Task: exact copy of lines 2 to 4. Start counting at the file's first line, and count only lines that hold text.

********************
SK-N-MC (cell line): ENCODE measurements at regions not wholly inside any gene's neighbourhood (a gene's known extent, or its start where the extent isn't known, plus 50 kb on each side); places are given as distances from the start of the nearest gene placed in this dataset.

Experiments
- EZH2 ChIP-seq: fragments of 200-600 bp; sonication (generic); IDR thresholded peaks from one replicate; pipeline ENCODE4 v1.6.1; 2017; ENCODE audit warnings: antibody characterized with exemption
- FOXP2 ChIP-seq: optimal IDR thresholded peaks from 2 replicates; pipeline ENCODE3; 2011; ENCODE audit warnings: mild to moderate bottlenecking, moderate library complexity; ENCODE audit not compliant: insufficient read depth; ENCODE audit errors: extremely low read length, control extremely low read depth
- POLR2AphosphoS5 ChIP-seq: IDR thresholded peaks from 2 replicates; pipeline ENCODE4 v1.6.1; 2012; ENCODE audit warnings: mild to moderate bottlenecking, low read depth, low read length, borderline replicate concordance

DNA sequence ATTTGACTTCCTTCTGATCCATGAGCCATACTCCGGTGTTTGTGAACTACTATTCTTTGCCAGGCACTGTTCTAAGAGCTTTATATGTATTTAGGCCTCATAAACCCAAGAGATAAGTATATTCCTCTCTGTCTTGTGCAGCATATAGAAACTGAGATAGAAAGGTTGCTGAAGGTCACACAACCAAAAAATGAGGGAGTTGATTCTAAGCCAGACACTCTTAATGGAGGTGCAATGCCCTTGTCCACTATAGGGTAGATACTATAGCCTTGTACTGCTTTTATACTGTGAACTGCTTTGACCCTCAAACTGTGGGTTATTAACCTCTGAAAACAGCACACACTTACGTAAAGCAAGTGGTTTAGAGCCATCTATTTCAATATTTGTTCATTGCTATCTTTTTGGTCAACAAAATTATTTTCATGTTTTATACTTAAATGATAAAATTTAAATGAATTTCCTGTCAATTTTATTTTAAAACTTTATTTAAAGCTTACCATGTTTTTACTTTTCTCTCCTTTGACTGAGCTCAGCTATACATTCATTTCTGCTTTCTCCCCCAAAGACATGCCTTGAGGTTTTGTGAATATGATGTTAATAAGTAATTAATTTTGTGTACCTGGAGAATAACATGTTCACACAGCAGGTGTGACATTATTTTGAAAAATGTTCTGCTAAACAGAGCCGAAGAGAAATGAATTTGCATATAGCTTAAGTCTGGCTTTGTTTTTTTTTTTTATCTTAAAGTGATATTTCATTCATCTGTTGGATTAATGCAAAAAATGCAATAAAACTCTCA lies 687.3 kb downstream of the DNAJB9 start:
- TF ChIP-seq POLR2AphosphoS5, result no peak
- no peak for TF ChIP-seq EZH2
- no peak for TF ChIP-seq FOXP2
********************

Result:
Experiments
- EZH2 ChIP-seq: fragments of 200-600 bp; sonication (generic); IDR thresholded peaks from one replicate; pipeline ENCODE4 v1.6.1; 2017; ENCODE audit warnings: antibody characterized with exemption
- FOXP2 ChIP-seq: optimal IDR thresholded peaks from 2 replicates; pipeline ENCODE3; 2011; ENCODE audit warnings: mild to moderate bottlenecking, moderate library complexity; ENCODE audit not compliant: insufficient read depth; ENCODE audit errors: extremely low read length, control extremely low read depth